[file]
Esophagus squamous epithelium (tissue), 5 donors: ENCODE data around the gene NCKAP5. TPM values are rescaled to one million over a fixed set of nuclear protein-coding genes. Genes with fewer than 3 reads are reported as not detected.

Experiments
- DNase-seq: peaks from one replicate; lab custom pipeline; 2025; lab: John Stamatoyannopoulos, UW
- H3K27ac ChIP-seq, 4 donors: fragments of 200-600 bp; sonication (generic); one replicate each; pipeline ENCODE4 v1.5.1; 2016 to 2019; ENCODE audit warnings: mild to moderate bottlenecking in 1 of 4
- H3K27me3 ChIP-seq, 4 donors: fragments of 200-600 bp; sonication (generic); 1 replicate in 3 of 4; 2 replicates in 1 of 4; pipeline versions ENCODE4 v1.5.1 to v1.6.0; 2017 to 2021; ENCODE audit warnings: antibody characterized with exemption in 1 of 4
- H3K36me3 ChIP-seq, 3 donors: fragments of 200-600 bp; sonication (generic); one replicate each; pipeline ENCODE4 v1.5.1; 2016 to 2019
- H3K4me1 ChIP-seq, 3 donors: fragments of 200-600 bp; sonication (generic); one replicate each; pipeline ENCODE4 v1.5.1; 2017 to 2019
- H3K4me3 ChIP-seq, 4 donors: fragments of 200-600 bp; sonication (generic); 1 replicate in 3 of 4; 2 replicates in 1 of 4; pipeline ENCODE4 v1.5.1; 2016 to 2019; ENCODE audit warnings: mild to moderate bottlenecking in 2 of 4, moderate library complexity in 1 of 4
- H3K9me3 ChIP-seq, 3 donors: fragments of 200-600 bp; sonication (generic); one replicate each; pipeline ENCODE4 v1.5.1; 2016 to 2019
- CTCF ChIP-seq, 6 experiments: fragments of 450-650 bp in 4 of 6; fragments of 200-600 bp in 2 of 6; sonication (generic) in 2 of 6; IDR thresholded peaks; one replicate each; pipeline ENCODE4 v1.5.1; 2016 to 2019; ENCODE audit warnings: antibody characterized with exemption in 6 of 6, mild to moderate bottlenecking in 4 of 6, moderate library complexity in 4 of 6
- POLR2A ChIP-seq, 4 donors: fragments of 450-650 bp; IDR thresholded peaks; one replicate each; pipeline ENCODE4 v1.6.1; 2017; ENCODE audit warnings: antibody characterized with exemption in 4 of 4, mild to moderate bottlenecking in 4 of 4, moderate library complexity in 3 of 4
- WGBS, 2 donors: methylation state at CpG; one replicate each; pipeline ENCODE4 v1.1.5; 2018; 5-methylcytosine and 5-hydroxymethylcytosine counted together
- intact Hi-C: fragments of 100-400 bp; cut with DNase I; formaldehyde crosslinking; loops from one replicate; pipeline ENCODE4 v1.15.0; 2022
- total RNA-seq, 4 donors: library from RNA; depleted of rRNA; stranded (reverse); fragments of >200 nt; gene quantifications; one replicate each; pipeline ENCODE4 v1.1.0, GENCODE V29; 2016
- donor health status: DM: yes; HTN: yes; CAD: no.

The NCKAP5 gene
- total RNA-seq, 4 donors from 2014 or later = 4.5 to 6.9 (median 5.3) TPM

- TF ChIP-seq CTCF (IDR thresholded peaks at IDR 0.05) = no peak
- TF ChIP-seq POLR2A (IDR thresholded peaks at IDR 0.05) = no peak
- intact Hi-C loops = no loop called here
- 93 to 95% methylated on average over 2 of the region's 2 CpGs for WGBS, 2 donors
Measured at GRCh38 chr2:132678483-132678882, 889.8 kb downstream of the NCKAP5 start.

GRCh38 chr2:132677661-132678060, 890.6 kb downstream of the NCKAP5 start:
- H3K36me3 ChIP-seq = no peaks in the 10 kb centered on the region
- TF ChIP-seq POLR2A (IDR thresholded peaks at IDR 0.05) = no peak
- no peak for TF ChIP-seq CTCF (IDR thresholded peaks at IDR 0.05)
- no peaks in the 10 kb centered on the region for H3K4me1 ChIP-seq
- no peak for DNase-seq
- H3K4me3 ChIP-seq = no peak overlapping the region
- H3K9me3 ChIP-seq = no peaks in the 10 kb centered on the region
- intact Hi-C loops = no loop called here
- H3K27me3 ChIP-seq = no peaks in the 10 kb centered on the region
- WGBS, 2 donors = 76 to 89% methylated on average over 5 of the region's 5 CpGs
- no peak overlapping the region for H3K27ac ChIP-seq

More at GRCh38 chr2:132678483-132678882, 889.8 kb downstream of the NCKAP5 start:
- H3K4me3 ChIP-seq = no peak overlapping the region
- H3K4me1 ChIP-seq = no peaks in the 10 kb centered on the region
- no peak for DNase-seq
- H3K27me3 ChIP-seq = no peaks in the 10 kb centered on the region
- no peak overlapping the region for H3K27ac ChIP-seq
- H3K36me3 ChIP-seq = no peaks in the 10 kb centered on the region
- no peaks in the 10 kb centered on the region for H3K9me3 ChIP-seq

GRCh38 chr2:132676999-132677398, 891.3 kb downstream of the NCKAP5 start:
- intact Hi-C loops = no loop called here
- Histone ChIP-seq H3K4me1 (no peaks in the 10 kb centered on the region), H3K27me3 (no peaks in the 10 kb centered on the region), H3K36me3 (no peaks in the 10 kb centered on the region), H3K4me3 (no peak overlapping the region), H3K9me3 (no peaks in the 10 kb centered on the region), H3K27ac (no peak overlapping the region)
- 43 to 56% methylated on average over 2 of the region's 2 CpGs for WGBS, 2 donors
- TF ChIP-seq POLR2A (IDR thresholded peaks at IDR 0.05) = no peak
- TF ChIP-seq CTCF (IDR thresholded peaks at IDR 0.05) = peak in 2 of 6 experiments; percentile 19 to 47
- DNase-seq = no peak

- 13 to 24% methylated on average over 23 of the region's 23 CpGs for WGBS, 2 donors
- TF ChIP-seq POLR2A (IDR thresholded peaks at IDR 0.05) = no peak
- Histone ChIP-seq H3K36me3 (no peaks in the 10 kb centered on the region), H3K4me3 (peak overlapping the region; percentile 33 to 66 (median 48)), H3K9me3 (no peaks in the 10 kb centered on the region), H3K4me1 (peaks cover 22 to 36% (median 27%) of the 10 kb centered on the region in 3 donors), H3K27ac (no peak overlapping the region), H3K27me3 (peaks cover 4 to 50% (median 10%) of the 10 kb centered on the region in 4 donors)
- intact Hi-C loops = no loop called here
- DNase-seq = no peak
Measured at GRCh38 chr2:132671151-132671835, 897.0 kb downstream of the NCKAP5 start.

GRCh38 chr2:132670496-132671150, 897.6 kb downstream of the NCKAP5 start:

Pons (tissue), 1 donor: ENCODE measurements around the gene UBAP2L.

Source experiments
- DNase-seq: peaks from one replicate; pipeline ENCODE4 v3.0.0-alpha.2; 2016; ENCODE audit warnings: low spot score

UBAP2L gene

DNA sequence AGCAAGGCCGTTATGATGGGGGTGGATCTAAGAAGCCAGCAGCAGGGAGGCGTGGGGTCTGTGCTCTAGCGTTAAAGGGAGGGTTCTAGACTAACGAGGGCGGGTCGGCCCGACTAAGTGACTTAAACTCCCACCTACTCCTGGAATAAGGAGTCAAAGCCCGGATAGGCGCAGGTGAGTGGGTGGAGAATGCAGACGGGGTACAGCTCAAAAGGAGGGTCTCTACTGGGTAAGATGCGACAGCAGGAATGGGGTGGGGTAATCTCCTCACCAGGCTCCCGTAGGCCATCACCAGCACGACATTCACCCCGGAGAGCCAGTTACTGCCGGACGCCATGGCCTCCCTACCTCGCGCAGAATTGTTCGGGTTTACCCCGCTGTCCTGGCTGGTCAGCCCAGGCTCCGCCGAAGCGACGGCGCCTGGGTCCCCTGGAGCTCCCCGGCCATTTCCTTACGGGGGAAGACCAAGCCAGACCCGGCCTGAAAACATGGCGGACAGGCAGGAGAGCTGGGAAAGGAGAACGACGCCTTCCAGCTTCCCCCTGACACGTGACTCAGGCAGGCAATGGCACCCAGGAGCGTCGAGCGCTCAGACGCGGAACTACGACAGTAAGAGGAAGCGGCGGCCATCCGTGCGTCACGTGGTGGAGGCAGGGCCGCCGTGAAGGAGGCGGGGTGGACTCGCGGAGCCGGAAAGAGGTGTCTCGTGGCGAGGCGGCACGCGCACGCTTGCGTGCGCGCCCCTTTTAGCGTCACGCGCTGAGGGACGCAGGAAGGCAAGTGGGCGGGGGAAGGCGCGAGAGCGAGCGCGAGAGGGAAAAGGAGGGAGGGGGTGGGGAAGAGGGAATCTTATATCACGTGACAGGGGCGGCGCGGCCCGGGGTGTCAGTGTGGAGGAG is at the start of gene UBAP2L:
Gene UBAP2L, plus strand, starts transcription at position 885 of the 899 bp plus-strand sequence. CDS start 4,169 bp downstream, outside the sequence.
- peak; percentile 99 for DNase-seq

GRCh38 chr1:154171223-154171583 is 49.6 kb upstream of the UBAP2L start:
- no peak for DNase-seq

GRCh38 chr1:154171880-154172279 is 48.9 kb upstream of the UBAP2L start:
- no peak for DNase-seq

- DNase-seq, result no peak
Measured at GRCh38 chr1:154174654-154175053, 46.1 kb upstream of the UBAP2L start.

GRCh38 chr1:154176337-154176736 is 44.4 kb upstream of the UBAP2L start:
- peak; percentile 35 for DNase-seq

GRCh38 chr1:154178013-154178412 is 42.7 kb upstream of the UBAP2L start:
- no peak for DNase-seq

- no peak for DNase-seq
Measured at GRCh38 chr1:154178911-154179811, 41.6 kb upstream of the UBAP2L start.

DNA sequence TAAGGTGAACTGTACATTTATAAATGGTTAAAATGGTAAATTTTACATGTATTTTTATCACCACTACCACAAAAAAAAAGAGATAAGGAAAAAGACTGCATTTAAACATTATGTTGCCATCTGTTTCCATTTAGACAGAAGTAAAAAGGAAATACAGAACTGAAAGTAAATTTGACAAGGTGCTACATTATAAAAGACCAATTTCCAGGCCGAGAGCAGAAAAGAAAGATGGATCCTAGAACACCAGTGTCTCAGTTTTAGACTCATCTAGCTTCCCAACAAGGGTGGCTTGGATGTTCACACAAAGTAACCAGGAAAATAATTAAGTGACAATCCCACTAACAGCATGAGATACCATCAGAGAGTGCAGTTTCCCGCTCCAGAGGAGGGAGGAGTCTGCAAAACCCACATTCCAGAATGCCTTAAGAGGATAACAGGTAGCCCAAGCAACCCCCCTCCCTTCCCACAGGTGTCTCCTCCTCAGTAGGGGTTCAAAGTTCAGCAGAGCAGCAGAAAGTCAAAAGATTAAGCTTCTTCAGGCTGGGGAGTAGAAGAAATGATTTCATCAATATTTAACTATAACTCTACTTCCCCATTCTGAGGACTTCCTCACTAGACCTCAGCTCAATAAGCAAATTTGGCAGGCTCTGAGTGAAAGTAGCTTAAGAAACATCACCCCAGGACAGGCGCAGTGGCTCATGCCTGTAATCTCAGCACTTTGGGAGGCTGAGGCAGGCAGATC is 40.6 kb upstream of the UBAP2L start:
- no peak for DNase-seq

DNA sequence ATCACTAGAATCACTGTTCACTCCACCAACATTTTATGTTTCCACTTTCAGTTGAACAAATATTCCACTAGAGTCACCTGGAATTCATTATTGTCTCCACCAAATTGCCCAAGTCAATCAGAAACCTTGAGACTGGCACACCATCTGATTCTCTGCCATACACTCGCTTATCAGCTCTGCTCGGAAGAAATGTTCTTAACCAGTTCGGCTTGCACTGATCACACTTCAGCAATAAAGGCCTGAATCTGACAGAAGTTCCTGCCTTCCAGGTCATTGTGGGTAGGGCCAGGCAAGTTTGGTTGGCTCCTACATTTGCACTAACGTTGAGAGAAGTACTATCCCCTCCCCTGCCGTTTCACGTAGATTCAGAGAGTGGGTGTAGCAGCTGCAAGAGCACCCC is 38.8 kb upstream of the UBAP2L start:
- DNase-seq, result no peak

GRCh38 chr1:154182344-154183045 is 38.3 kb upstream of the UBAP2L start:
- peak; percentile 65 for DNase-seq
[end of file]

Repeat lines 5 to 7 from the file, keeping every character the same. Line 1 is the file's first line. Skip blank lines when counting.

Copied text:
- H3K27me3 ChIP-seq, 4 donors: fragments of 200-600 bp; sonication (generic); 1 replicate in 3 of 4; 2 replicates in 1 of 4; pipeline versions ENCODE4 v1.5.1 to v1.6.0; 2017 to 2021; ENCODE audit warnings: antibody characterized with exemption in 1 of 4
- H3K36me3 ChIP-seq, 3 donors: fragments of 200-600 bp; sonication (generic); one replicate each; pipeline ENCODE4 v1.5.1; 2016 to 2019
- H3K4me1 ChIP-seq, 3 donors: fragments of 200-600 bp; sonication (generic); one replicate each; pipeline ENCODE4 v1.5.1; 2017 to 2019